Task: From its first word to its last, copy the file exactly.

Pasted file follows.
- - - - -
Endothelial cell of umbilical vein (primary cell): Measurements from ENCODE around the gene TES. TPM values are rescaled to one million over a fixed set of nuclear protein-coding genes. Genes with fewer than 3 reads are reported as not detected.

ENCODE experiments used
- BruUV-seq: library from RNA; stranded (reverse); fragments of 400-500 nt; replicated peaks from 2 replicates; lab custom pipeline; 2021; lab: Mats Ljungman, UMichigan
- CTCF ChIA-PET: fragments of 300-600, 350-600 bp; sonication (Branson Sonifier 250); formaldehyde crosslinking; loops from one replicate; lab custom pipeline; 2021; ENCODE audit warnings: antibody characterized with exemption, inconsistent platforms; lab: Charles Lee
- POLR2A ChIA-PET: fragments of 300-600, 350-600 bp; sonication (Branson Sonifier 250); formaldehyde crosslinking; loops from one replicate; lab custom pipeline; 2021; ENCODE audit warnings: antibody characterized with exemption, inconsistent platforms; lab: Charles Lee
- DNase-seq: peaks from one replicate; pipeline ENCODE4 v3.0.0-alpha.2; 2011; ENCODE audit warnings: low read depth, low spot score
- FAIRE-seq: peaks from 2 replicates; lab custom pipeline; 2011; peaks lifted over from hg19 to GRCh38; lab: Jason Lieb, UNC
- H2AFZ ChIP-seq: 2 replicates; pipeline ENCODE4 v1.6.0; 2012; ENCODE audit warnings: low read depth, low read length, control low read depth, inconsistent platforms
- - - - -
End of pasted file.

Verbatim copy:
Endothelial cell of umbilical vein (primary cell): Measurements from ENCODE around the gene TES. TPM values are rescaled to one million over a fixed set of nuclear protein-coding genes. Genes with fewer than 3 reads are reported as not detected.

ENCODE experiments used
- BruUV-seq: library from RNA; stranded (reverse); fragments of 400-500 nt; replicated peaks from 2 replicates; lab custom pipeline; 2021; lab: Mats Ljungman, UMichigan
- CTCF ChIA-PET: fragments of 300-600, 350-600 bp; sonication (Branson Sonifier 250); formaldehyde crosslinking; loops from one replicate; lab custom pipeline; 2021; ENCODE audit warnings: antibody characterized with exemption, inconsistent platforms; lab: Charles Lee
- POLR2A ChIA-PET: fragments of 300-600, 350-600 bp; sonication (Branson Sonifier 250); formaldehyde crosslinking; loops from one replicate; lab custom pipeline; 2021; ENCODE audit warnings: antibody characterized with exemption, inconsistent platforms; lab: Charles Lee
- DNase-seq: peaks from one replicate; pipeline ENCODE4 v3.0.0-alpha.2; 2011; ENCODE audit warnings: low read depth, low spot score
- FAIRE-seq: peaks from 2 replicates; lab custom pipeline; 2011; peaks lifted over from hg19 to GRCh38; lab: Jason Lieb, UNC
- H2AFZ ChIP-seq: 2 replicates; pipeline ENCODE4 v1.6.0; 2012; ENCODE audit warnings: low read depth, low read length, control low read depth, inconsistent platforms